Let’s start with an important question: What is Elastic Beanstalk?
Elastic Beanstalk is a service offered by Amazon which makes it easy to quickly deploy applications using AWS resources.
Think about the traditional way of creating an application to deploy on AWS. First, we need to create the infrastructure. Second, we need to create a pipeline to deploy our code to that infrastructure. We also need to make sure that the new code can be deployed to a testing, Q&A, or other environments, before going to production. We have to have the infrastructure for all of those environments, which means we need to have the knowledge and resources to create that infrastructure.
What if you’re just trying to test a prototype really quickly? What if you don’t have any infrastructure engineers on your team? The developers will have to learn how to deploy resources, and how to set up those pipelines. Instead of creating features, they’re bogged down in the details. Elastic Beanstalk aims to solve that problem. Using Elastic Beanstalk, we can deploy our code and the service will automatically provision our capacity, set up our load balancing and auto scaling, as well as configure monitoring and anything else necessary to glue it all together.
We can use the default configurations, or we can customize our own configs to fit our needs. Once our environments are up, we can even access all of the resources as if we created them ourselves (SSH into instances, for example).
If we have updates to push out, no problem – we can choose a deployment method that fits our requirements best, and we can use that method to push new versions of our code.
What is Supported on Elastic Beanstalk?
We have access to quite a few different languages:
We can also use Docker, webservers like Apache, IIS (for Windows Server), Nginx, Passenger, Puma, and even Apache Tomcat.
When it comes to deploying applications, we can use Git, or we can use IDEs like Eclipse and Visual Studio, where we literally can deploy our application from the IDE without having to touch the AWS console or command line interface. Of course, we can also upload applications manually if they are WAR files (for Java), or ZIP archives.
When Does It Make Sense to Use Elastic Beanstalk?
Knowing what we know now, when does it make sense to use Elastic Beanstalk, and when does it not make sense?
Using Elastic Beanstalk is great if we’re trying to stay away from creating and managing our own infrastructure. This could be a huge benefit if we don’t have anyone on staff who knows enough to quickly set things up, and allocating resources to learn could be better spent on creating features. As mentioned earlier, it can also be beneficial if we’re testing a prototype and need a quick way to deploy it.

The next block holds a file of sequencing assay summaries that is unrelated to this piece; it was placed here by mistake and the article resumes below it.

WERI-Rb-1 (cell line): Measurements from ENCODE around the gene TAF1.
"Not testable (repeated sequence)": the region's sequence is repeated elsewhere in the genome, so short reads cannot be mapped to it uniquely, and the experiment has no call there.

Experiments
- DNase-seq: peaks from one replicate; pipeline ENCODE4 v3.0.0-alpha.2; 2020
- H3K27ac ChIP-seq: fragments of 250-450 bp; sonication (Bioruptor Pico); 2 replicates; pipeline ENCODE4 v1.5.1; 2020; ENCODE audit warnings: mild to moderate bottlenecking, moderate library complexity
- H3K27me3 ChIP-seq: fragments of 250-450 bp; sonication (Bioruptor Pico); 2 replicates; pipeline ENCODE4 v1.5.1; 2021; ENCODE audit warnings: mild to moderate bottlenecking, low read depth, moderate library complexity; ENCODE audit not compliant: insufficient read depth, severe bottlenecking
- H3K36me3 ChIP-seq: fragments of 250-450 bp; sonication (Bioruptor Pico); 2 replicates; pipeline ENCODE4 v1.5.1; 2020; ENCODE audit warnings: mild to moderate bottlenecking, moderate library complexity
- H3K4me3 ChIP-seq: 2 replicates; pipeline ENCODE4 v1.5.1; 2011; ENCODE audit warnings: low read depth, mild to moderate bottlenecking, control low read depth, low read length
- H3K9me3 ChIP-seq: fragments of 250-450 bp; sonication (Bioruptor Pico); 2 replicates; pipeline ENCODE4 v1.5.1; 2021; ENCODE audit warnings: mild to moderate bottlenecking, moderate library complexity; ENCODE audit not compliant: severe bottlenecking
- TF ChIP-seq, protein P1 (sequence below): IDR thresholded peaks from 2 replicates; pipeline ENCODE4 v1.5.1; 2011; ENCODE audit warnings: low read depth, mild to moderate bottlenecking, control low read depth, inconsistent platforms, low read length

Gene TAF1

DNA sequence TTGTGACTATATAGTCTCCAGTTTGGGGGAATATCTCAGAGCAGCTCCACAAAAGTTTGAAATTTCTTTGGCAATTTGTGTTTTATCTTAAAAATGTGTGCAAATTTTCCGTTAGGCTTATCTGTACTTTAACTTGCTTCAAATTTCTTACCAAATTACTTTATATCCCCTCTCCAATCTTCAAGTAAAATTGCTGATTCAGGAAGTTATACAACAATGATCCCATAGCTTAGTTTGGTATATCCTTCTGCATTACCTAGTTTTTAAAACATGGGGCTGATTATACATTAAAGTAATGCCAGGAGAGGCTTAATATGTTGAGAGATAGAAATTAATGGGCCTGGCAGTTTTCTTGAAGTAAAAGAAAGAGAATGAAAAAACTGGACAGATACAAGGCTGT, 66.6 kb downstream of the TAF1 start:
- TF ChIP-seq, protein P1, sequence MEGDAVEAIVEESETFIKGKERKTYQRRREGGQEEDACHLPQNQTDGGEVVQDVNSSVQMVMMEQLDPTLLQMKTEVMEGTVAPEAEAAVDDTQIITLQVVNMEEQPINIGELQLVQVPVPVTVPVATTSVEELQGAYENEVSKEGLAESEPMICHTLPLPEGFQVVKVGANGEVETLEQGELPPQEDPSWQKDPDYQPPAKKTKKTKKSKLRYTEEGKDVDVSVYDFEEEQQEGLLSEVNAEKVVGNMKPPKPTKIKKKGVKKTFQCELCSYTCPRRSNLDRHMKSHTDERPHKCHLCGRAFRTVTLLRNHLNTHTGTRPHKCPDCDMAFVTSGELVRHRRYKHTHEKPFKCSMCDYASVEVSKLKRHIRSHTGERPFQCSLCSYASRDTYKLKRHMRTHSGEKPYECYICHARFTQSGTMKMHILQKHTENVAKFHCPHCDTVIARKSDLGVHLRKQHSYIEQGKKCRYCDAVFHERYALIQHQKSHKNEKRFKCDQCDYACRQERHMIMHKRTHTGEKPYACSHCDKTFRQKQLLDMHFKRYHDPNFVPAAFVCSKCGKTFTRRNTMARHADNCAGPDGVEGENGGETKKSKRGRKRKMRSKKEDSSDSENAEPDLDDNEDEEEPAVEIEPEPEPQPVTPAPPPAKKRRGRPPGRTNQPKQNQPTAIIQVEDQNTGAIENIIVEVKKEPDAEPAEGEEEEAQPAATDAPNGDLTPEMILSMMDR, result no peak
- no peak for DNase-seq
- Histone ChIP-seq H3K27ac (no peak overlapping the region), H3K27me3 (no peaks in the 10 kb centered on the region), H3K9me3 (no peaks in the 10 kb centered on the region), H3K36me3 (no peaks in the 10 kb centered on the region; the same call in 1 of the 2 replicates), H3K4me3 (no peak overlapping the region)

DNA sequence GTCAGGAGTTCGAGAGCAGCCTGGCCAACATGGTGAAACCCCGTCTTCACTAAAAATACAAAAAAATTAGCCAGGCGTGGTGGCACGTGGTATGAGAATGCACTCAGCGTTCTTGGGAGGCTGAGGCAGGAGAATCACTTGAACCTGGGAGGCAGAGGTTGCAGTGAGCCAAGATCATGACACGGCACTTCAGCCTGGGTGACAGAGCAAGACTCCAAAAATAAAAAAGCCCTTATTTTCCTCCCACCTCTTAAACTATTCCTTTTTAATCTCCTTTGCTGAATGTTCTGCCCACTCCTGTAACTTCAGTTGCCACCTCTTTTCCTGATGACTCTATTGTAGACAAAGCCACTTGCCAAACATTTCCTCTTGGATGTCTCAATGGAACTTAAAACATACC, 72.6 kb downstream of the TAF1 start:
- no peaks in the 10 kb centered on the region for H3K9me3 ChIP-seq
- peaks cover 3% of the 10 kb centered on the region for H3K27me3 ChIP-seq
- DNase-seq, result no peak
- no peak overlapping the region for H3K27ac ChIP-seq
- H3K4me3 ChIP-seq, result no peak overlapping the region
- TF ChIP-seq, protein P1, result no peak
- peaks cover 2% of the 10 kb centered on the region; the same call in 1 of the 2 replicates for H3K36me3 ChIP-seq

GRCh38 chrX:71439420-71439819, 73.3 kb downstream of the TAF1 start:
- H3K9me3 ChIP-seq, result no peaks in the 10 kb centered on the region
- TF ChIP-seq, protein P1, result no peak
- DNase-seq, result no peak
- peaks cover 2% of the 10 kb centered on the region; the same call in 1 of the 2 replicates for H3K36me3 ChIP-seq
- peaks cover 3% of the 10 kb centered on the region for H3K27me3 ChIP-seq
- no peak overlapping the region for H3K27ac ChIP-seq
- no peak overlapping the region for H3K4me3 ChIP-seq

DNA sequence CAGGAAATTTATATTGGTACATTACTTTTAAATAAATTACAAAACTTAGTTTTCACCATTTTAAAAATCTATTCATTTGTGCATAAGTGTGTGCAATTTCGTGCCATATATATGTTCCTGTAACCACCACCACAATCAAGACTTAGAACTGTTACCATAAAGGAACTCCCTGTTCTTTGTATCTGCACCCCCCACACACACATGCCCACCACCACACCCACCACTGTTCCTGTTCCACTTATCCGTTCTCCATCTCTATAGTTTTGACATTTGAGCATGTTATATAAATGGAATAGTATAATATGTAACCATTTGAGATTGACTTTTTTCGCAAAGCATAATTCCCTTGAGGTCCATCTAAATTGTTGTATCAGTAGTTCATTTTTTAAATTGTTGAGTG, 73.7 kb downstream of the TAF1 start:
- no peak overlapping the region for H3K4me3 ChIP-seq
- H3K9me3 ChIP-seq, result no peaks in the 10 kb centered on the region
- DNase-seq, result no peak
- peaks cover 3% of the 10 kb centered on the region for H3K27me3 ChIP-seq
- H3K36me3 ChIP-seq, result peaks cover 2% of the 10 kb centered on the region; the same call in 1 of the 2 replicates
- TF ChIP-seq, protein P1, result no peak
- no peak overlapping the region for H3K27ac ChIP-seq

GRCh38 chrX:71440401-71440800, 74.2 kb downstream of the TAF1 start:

With that being said, we don’t get as much control over our resources as if we had created the environment from scratch or using something like Terraform or OpsWorks. If we need or want that extra control and flexibility, then Elastic Beanstalk may only help us temporarily. We could still use it to quickly prototype and create different environments for dev, staging, QA, and any other stage, and then evolve out of that if we need to.
Now, let’s take a look at some of the core components of Elastic Beanstalk before wrapping up.
The first main component is the application itself. An application in Elastic Beanstalk is a collection of components like environments, versions, and configurations. All of those together form the application.
The second core component is the application version. The version is part of an application, but each version is unique, and applications can have multiple different unique versions. This is nice because it gives us the ability to deploy multiple different versions in different stages like staging, QA, pre-deployment, and deployment. We can test the different versions to make sure that we are ready to move forward to the next stage.
The third component is the environment. An environment is a version that is deployed with AWS resources. So we have the application version which we can deploy like we just talked about, and when we deploy it against AWS resources, we get an environment.
Speaking of environments, we have environment configurations. These are the settings and parameters that define the environment and resources we want to have. Like we were saying earlier, we do get some flexibility and control over our resources, and this is part of what gives us that flexibility.
And finally, we have the configuration templates. These templates are used to create repeatable environment configurations.
Learning concepts is great, and is often a necessary step to understanding how tools or services work. With that being said, concepts can only take you so far. Learning hands-on is where knowledge really starts to click.
That’s why we take a hands-on approach when creating content at Linux Academy, and that’s why we created features like Live! Labs and lab servers.
It’s also why we created a video lesson which teaches the concepts we just went over and walks you through how to get started with Elastic Beanstalk in the AWS console.
We’ve gone over the essentials of Elastic Beanstalk by talking about what it is and what it does, as well as the languages and platforms which it supports, and the core components we should know about. If you haven’t already, check out the hands-on video walkthrough, and start building!